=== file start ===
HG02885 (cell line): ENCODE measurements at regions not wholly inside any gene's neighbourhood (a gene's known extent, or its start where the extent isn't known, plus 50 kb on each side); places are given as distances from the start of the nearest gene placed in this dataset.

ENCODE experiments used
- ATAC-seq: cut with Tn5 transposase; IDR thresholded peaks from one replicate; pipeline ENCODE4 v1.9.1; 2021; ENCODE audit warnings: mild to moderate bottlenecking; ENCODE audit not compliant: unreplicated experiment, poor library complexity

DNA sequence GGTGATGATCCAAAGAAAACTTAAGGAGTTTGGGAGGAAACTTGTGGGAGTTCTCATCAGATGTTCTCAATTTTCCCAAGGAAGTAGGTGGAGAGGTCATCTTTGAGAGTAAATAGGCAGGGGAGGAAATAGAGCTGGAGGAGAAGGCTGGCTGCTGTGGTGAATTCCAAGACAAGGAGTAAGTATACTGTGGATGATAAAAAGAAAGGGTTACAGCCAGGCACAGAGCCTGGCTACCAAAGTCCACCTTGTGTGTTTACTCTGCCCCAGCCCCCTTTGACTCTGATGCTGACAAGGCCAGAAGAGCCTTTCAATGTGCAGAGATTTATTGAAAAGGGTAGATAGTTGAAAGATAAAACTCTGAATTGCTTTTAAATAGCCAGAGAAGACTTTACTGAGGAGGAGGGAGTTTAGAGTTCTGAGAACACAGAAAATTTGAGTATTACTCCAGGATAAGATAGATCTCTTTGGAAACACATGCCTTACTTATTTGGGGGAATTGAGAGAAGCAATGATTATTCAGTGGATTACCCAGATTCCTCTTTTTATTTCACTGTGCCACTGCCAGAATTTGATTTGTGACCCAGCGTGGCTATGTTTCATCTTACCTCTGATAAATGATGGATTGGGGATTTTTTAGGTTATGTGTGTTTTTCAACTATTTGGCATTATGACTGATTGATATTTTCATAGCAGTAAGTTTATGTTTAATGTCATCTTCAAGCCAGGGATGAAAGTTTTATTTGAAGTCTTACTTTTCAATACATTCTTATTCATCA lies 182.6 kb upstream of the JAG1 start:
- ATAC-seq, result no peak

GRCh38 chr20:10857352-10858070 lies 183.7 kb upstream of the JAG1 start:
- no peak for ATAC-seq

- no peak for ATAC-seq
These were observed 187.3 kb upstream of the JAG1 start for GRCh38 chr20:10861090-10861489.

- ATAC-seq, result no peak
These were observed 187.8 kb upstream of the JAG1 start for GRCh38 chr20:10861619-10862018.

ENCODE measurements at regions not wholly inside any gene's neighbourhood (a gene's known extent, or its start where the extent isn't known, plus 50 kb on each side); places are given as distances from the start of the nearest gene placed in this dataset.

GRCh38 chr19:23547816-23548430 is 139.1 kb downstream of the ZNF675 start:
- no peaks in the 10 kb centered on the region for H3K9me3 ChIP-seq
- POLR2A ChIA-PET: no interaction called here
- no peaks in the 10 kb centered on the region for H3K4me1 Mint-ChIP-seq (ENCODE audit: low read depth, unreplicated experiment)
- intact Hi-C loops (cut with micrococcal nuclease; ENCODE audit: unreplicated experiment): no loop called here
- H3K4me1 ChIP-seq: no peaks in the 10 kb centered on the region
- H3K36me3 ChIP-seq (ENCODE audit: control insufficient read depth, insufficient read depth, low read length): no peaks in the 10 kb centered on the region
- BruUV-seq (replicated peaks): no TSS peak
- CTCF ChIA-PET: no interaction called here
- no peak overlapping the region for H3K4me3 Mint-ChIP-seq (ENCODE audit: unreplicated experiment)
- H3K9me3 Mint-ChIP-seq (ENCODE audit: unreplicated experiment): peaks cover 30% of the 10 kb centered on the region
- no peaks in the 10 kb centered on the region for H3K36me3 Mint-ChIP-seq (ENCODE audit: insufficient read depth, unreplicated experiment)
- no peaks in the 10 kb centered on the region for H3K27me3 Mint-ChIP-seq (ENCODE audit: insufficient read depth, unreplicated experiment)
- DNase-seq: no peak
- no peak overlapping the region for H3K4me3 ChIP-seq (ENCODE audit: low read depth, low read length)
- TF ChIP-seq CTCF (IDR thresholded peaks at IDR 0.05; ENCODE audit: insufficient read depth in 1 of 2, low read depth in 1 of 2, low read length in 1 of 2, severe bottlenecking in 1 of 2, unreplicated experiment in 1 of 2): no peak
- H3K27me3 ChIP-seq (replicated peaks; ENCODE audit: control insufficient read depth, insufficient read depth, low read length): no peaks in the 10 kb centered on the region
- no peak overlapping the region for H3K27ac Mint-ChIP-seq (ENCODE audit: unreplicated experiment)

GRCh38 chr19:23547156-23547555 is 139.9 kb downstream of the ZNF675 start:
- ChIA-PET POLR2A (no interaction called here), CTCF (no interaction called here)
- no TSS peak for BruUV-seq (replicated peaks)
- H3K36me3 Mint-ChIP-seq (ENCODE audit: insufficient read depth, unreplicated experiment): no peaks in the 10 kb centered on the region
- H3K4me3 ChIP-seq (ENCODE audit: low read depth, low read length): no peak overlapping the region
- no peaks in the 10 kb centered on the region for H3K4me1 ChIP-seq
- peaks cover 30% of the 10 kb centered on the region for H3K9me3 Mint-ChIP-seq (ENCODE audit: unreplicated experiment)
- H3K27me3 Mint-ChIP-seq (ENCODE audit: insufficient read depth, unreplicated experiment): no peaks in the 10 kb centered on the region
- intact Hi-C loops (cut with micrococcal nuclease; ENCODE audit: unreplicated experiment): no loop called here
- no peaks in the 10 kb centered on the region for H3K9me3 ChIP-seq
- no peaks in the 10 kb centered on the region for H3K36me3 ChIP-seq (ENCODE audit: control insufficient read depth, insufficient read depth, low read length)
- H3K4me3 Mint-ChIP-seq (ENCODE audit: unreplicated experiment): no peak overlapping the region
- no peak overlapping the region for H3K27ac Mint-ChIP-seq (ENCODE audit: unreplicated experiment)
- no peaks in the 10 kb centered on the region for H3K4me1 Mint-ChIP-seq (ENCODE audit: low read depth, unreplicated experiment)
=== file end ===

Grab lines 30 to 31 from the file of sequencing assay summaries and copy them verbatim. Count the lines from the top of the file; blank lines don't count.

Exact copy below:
- no peak overlapping the region for H3K27ac Mint-ChIP-seq (ENCODE audit: unreplicated experiment)

GRCh38 chr19:23547156-23547555 is 139.9 kb downstream of the ZNF675 start: